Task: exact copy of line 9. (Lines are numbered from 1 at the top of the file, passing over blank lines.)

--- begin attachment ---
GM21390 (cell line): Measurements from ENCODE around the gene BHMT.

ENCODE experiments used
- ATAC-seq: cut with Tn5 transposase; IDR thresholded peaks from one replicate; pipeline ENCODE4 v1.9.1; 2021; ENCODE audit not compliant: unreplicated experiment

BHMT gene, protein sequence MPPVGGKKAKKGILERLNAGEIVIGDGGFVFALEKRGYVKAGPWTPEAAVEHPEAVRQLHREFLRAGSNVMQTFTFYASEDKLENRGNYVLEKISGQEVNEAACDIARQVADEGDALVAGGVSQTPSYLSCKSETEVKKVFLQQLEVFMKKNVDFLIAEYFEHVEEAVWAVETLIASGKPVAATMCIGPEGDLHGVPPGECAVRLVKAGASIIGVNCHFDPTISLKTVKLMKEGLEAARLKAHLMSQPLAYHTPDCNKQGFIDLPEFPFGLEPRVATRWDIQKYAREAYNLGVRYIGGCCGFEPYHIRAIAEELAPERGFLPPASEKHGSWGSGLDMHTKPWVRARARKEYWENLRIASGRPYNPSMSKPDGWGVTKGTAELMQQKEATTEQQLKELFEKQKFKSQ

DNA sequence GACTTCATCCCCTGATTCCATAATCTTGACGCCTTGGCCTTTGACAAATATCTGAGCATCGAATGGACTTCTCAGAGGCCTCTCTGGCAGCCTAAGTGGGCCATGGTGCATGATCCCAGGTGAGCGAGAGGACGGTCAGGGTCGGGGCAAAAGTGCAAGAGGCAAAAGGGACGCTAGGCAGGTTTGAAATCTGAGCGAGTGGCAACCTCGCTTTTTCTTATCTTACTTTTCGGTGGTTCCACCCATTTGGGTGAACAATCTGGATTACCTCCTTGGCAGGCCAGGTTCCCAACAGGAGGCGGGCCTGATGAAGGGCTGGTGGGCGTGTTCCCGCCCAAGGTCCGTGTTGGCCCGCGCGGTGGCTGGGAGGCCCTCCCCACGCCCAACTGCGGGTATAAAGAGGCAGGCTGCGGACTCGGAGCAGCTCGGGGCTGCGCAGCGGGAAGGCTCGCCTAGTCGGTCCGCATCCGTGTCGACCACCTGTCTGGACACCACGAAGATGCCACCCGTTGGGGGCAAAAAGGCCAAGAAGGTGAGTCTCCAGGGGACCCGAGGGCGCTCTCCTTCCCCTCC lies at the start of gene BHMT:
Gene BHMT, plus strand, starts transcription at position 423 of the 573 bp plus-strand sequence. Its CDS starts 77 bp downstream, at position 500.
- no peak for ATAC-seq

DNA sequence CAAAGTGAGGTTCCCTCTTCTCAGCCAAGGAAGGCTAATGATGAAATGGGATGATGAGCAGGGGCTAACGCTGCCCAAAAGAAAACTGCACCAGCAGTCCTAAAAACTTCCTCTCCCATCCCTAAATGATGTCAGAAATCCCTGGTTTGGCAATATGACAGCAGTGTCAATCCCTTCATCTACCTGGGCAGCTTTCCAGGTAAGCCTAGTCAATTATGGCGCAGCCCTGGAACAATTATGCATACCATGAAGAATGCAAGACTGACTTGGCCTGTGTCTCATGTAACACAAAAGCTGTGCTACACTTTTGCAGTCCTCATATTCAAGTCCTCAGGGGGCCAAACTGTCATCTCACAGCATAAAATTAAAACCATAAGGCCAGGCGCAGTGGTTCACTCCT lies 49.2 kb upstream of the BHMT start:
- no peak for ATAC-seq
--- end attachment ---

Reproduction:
- no peak for ATAC-seq